Ingestive activity was elicited by CBI-2 because carbachol-induced motor programs often do not cycle regularly even when CPG elements are not manipulated (e.g., Fig. 7). More specifically, CBI-2 was stimulated so that single two-phase cycles of ingestive activity were triggered approximately once every minute. Under these conditions parametric features of individual cycles of the motor program are highly reproducible. When B21 was stimulated the duration of the opening/protraction phase of the motor program was reduced. Specifically when B21 was stimulated at 20 Hz the duration of opening/protraction was on average reduced by 44% (range, 18–72%;n = 6; Fig. 17), which was a statistically significant reduction (paired two-tailed t test; p < 0.004). When B21 was stimulated at a lower frequency (e.g., 10 Hz), the duration of opening/protraction was also reduced, but as might be expected, the effect was less dramatic [i.e., on average, opening/protraction was reduced by 18% (range, 3–37%;n = 4)]. Thus, radula mechanoafferent activity during radula opening/protraction could impact ingestive motor programs.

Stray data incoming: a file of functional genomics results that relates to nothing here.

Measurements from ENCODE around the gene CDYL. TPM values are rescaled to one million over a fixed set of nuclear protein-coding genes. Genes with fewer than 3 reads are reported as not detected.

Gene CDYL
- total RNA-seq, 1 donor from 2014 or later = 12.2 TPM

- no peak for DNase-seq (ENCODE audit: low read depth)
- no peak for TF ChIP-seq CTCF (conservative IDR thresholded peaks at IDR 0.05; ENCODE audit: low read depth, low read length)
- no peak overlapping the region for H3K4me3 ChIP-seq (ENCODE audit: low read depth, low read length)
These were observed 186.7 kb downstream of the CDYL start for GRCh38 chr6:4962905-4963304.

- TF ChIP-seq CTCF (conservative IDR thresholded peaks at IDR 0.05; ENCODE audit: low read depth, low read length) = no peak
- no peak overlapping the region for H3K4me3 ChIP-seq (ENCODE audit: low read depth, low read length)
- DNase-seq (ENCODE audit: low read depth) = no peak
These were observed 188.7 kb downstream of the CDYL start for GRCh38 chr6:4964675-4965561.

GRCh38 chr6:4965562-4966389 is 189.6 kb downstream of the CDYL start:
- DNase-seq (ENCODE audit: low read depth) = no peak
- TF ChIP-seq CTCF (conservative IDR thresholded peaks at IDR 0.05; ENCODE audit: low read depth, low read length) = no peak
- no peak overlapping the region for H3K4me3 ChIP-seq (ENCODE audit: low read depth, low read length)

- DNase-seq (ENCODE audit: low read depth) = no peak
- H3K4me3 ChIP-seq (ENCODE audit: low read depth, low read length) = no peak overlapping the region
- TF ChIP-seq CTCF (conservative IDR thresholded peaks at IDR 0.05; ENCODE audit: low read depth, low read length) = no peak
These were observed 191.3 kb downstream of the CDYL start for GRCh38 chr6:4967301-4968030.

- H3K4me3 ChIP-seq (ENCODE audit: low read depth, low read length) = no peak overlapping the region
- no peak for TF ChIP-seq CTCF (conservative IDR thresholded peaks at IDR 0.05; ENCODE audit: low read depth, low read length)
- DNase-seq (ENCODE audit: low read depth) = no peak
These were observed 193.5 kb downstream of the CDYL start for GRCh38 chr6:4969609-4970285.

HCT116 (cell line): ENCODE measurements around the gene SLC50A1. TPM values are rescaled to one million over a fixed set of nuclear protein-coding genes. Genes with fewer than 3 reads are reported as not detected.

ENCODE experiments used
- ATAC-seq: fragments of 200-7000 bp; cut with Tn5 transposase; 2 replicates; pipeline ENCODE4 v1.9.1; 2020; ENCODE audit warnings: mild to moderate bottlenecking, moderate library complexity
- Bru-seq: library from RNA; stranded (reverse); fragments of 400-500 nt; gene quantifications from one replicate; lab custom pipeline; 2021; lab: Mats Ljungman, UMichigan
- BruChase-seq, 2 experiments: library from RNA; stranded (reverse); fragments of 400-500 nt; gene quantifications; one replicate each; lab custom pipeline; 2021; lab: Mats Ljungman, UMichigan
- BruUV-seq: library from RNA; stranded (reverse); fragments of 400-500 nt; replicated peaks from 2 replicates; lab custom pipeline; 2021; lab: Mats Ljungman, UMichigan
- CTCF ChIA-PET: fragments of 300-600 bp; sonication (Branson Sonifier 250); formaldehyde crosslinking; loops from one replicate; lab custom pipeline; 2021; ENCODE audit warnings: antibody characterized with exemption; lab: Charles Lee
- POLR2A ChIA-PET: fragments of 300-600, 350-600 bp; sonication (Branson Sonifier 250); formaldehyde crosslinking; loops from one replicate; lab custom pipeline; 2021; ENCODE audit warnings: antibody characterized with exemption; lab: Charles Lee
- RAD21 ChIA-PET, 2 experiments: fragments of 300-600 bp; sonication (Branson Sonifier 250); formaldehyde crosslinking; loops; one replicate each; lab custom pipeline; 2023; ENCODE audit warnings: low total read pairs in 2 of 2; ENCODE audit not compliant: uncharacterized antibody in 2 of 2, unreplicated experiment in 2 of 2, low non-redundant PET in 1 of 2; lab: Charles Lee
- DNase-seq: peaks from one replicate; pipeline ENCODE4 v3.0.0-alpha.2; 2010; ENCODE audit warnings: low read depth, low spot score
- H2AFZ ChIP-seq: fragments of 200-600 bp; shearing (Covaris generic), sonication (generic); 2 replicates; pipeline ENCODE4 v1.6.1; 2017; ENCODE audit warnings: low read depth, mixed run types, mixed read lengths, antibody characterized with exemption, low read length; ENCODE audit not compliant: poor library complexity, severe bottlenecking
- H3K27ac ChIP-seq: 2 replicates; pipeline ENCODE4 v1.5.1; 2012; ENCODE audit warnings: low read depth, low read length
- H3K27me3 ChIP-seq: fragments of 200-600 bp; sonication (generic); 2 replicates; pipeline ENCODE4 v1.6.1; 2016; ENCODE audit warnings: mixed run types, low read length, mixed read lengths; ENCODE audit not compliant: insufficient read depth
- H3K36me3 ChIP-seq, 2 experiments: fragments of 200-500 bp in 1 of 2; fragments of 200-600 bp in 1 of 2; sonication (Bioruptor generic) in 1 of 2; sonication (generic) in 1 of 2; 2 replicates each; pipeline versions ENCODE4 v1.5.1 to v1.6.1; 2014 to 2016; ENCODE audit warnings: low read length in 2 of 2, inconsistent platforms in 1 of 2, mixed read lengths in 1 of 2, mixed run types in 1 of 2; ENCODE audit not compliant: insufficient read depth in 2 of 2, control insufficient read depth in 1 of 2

Identification of an SRT motor neuron
Although a previous study (Cropper et al., 1996) indicated that the SRT is a muscle, its motor neurons were unidentified. In this study we characterize B66 as an SRT motor neuron. It is likely that the SRT has other motor neurons [as is the case for other muscles inAplysia (Cohen et al., 1978; Church and Lloyd, 1991; Church et al., 1993; Jordan et al., 1993)]. SRT contractions can be elicited by shocking both buccal nerve 3 and the radula nerve (Cropper et al., 1996), yet B66 only has a process in nerve 3. It is possible, however, that SRT contractions elicited by radula nerve stimulation do not result from the activation of a process of a motor neuron. The radula nerve contains neuronal processes that are 5-HT immunoreactive and processes that are SCP immunoreactive (Lloyd et al., 1987;Miller et al., 1994; Alexeeva et al., 1998). When 5-HT and SCP are exogenously applied, stretch-induced contractions of the SRT are triggered (Cropper et al., 1996).
SRT contractions during ingestive motor programs